Thursday, October 15, 2015

Google Drive Hosting? Not anymore.

So, this has been a kick in the teeth...

"Beginning August 31st, 2015, web hosting in Google Drive for users and developers will be deprecated. You can continue to use this feature for a period of one year until August 31st, 2016, when we will discontinue serving content via[doc id].

In the time since we launched web hosting in Drive, a wide variety of public web content hosting services have emerged. After careful consideration, we have decided to discontinue this feature and focus on our core user experience."

This is enormously bad. Not just for me, for everyone. I don't know how to communicate what the knock-on effects could be, but this is probably the end of "free" file hosting on the internet. It's certainly a major problem for my Astromech project, which currently uses Google Drive for users to store and publish their 3D assets.

If you're happy with an entirely corporate internet landscape, where every byte is bought and paid for by someone and the prerequisite for getting published is a credit card, then welcome to the new world.

But to me, that's not what the internet was for. The people who built the 'net were scientists and students, educators and children, a segment of the population which pretty much by definition doesn't have any money. Just time, and passion, and knowledge.

Now if you think "hang on, there's still lots of free file hosting services", then remember that none of them want you serving files out the 'back end' to all an sundry, like a website does. Filenames are obfuscated. Relative paths are broken. Logins are required. On Amazon, a whole eight machines can access the data! Eight!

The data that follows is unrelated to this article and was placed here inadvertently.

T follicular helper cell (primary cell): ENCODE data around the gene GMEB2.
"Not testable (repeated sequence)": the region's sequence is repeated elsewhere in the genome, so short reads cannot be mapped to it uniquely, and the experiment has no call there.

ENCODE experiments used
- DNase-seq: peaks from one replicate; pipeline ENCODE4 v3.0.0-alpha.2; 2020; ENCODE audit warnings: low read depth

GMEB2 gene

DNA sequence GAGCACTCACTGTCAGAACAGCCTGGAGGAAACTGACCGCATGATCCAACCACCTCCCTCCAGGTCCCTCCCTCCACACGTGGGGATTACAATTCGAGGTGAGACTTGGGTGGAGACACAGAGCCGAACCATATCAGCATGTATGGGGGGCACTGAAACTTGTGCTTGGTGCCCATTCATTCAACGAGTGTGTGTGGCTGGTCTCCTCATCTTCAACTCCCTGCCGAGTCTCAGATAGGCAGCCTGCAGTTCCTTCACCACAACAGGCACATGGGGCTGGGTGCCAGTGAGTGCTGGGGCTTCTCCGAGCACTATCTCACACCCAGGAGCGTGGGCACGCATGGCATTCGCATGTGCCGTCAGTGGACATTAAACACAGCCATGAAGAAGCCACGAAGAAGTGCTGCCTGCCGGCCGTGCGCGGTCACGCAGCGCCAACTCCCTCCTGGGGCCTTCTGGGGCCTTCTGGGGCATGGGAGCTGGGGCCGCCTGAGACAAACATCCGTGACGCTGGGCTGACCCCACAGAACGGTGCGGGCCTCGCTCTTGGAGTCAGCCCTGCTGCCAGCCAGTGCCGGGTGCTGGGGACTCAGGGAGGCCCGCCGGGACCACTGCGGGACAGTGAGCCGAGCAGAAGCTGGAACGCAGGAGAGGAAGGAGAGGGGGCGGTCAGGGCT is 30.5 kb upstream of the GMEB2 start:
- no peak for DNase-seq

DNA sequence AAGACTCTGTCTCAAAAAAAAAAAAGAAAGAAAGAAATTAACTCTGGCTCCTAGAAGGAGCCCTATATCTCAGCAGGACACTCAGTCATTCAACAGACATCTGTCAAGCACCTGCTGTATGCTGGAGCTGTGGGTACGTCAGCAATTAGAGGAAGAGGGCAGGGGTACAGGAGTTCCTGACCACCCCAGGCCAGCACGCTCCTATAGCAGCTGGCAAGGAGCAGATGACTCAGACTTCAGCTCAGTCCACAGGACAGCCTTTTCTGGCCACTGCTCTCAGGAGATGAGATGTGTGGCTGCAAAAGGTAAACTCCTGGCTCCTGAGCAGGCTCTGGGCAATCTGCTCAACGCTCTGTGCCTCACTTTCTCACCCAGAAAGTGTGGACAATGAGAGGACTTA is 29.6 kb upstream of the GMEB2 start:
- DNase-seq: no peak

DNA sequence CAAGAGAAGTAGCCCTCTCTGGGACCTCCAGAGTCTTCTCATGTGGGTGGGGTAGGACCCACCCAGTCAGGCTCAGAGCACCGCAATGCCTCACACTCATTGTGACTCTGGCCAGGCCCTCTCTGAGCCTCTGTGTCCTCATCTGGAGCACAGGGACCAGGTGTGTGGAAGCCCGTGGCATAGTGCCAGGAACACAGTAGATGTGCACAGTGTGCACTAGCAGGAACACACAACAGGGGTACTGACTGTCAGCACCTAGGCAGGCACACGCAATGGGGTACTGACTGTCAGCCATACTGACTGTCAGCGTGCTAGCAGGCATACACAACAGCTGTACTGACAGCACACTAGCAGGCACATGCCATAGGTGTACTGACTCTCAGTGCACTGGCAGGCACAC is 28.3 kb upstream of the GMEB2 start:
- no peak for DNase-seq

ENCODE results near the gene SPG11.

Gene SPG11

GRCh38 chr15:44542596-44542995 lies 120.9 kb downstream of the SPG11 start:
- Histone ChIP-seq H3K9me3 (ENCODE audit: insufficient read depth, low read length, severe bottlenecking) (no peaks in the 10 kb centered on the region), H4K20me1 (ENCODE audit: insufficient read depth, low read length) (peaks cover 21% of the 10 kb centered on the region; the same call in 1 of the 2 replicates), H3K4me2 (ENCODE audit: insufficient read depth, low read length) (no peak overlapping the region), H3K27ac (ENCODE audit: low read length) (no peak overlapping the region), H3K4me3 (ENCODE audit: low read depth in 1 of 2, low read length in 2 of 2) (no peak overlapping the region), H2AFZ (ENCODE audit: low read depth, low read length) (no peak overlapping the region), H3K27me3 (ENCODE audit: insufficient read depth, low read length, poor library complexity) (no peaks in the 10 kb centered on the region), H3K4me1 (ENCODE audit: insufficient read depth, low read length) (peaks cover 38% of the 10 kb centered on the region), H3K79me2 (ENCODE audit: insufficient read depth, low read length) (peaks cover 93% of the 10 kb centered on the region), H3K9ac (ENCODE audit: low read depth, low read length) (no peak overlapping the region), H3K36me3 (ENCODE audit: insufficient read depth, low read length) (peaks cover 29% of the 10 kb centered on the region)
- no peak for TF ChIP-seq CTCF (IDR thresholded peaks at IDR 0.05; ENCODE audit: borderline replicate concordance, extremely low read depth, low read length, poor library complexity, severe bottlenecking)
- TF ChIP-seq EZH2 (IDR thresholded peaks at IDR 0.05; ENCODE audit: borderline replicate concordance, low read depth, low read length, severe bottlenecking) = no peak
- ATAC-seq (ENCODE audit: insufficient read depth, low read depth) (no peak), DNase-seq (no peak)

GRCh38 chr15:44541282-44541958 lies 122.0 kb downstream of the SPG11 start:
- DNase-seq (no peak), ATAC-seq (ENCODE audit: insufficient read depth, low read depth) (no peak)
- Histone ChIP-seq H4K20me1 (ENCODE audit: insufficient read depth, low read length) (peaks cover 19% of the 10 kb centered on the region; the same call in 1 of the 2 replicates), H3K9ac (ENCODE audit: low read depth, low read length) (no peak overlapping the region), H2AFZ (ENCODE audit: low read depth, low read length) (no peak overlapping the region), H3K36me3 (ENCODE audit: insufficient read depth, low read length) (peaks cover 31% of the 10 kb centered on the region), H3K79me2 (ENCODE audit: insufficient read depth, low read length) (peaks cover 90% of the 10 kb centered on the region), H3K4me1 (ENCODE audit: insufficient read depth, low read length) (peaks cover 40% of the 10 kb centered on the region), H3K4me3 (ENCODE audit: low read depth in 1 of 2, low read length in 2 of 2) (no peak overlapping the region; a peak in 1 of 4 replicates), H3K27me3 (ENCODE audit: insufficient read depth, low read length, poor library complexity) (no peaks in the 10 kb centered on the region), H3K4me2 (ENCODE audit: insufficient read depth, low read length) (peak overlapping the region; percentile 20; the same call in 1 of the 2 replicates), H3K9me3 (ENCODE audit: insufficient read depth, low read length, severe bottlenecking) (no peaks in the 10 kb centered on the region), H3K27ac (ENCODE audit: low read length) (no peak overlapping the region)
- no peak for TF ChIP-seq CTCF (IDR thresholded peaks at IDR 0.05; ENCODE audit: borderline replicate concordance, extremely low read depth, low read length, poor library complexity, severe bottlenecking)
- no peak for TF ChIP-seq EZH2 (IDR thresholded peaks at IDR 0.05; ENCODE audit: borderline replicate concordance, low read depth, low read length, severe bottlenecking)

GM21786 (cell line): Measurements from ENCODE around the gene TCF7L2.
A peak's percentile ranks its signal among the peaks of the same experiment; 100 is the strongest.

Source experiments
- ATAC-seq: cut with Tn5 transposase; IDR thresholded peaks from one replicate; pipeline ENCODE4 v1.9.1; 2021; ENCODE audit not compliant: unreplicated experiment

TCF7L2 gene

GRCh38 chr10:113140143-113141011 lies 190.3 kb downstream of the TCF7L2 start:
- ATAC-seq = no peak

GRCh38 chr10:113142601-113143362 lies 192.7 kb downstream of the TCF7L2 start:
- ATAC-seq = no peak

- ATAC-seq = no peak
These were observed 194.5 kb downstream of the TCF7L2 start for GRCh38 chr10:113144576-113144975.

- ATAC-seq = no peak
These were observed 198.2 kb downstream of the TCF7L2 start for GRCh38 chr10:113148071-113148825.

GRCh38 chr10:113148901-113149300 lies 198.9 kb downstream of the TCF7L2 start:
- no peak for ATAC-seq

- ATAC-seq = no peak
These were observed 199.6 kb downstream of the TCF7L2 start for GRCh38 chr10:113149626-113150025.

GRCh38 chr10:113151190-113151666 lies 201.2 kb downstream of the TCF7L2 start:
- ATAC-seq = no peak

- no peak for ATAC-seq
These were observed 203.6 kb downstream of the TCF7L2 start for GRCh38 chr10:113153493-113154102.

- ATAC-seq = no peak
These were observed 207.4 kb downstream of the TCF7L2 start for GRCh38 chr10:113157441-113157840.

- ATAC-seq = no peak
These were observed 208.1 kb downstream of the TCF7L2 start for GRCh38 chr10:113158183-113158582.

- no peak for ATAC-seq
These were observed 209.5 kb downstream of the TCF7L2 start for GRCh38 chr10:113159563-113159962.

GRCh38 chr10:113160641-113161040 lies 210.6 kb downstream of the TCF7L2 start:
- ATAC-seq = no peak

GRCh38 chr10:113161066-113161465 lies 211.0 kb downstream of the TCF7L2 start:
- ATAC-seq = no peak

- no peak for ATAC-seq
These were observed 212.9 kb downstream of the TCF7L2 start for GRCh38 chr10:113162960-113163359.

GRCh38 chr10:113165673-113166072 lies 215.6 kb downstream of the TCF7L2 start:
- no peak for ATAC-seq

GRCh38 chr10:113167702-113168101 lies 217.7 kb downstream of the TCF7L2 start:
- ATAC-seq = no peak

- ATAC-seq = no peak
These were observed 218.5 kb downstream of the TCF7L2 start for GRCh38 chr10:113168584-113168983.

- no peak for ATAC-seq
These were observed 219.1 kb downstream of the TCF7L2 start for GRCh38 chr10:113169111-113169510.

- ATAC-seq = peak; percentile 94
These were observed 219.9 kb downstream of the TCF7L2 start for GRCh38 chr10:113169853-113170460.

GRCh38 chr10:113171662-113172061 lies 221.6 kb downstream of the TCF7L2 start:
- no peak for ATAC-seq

Sure there's and MediaFire, but they want the chance to put splash advertising in front of the download. That doesn't work for AJAX includes.

The keyword here is "direct links". That's what lets you copy a directory of HTML and images to a server and all the hyperlinks work as intended. So /doc.html can refer to /image.png and the server knows to get it from the same place just next-door. If you copy a directory to DropBox, for example, each file gets 'stored' in what seems like a different randomly named directory, (although the 'base' filename is there) And don't even _try_ pulling down the public directory list and extracting the file paths. They're heavily obfuscated.

What really concerns me is that once Google kick everyone off their free hosting, the 'parasites' will move on to DropBox or Amazon or OneDrive and work out how to gank those systems. Then they will fall like dominoes playing a game of hot potato. And the abusers won't stop, because they have a vested interest. Basically, all the porn will just shift to the next service, and the next. Or into hacked accounts, since they're now valuable for their storage space. (And the problem will get twice as hard to fix. It's easy to blow away sock-puppet accounts, not so easy when they're hijacking real ones.)

And you can bet that other services, like blogger, will have to clamp down on their file uploads too. Or go away entirely. Otherwise it's just Google playing whack-a-mole with itself.

What will vanish is all those little one-person technical sites that served a useful purpose, but had no revenue streams. $200 a year is a lot for a vanity site. They will all just quietly turn off August 16 next year, and it will be like GeoCities shutting down, all over again. Vast chunks of unique content will disappear. Individuals have no place anymore. The porn and cat videos and corporations will remain. Sort of like a neutron bomb for the internet.

So, thanks Google. You've finally gone off the rails from your core promise of "We want more and better internet for everyone!" and added the caveat "So long as you can pay." And you'll have to go back to downloading exabytes of data that you used to store 'locally'. Hope that works out for you.

I'm sorry, but monetizing our friendship means you ain't my friend anymore. You pretended, offered me some nice tools, and used my hard work as the bait for the corporate switch, And you gave a one-paragraph transparently fictitious reason for doing so. That's not something I forgive. If you're going to carelessly destroy months of work, then I - at least - deserve the real reason.

"After careful consideration, we have decided..." Fuck you, Google.

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